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Armed forces’ chief of staff to testify in Morsi’s Qatar espionage case - Daily News Egypt

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Armed forces’ chief of staff to testify in Morsi’s Qatar espionage case

Trial session was postponed as Morsi was unable to attend

The Cairo Criminal Court postponed to Thursday the ongoing trial against former president Mohamed Morsi and 10 other defendants, to listen to the testimony of current Chief of Staff of the Armed Forces Lieutenant General Mahmoud Hegazy.

Hegazy is also the current Vice President of the Supreme Council of the Armed Forces (SCAF) and was the former Head of Military Intelligence.

The session was postponed as Morsi was unable to attend due to unfavourable weather conditions.

In Tuesday’s session, former Chief of the Republican Guard Mohamed Zaki testified that the documents included as evidence in the case had been presented to the former president, but had not been returned in order to be archived. The documents are “top secret” military files.

Zaki explained that all documents belonging to the Armed Forces are first delivered to the office of the Chief of the Republican Guard to be registered in the archive and then presented to the president to be ratified, before being returned to the archive once again.

A week earlier, former interior minister Mohamed Ibrahim testified in front of the court, accusing the Muslim Brotherhood of leaking general and military documents to Qatari intelligence and Qatari-satellite news channel Al Jazeera.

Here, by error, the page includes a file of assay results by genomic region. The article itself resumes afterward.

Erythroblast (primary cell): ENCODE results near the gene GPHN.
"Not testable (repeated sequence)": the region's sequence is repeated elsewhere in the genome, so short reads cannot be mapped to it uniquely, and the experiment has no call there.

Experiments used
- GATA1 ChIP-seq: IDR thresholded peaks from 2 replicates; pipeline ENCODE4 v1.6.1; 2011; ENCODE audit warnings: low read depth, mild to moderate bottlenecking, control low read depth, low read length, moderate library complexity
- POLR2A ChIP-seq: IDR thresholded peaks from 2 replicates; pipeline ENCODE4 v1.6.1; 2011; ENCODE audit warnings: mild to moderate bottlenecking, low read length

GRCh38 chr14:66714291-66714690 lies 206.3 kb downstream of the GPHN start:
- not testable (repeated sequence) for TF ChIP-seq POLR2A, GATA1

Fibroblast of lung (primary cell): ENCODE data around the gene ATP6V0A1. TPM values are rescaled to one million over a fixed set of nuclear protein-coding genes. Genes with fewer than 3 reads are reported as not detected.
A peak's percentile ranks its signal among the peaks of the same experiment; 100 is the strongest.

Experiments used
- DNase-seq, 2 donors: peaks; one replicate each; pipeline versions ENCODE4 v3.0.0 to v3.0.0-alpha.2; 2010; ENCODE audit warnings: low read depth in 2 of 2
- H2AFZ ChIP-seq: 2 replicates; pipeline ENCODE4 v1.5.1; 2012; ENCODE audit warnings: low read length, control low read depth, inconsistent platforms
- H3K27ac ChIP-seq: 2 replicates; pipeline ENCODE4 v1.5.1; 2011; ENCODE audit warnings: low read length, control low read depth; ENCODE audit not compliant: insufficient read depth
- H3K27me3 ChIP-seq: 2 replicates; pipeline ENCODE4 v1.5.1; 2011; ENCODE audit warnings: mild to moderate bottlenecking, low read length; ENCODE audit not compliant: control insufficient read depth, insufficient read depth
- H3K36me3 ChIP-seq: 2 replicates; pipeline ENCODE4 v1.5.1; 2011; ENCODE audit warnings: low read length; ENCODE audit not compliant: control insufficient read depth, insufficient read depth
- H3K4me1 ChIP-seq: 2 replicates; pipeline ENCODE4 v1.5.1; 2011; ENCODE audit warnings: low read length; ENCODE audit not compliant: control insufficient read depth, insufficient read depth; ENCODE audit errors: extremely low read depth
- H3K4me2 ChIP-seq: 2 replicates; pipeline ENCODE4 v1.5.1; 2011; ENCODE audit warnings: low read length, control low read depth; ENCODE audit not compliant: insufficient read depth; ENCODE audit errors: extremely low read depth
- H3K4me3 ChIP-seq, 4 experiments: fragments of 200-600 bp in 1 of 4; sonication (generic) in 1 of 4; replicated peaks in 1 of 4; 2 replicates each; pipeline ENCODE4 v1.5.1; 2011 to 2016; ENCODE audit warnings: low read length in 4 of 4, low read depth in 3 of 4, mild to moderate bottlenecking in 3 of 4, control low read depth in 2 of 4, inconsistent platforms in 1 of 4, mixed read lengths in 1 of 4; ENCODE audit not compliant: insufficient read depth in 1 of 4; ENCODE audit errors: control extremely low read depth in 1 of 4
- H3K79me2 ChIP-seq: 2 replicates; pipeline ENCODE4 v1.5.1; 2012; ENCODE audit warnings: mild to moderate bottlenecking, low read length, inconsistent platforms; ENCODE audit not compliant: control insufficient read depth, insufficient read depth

Ibrahim referred to the Muslim Brotherhood as the group that held control over the presidency during Morsi’s tenure.

The court scheduled trial sessions to listen to witnesses until 10 September.  The list of witnesses includes Ibrahim, along with former head of the president’s office Mostafa Tala’at, and former chief of the Republican Guard Mohamed Zaki.

The defendants are accused of leaking important national security documents and information on the Egyptian army to Qatar during Morsi’s year-long tenure, ending in July 2013.

In September 2014, late prosecutor general Hisham Barakat had referred the defendants to criminal court on charges of illegally obtaining copies of intelligence reports, and confidential reports on the armed forces’ plans. They were also accused of intending to deliver the documents to the Qatari satellite network, Al Jazeera.

Morsi received his first prison sentence in the Presidential Palace Clashes case, where he was handed 20 years for inciting and demonstrating violence.

He also received both a death sentence and a life sentence in the Hamas espionage trial and the Prison Break trial, respectively.


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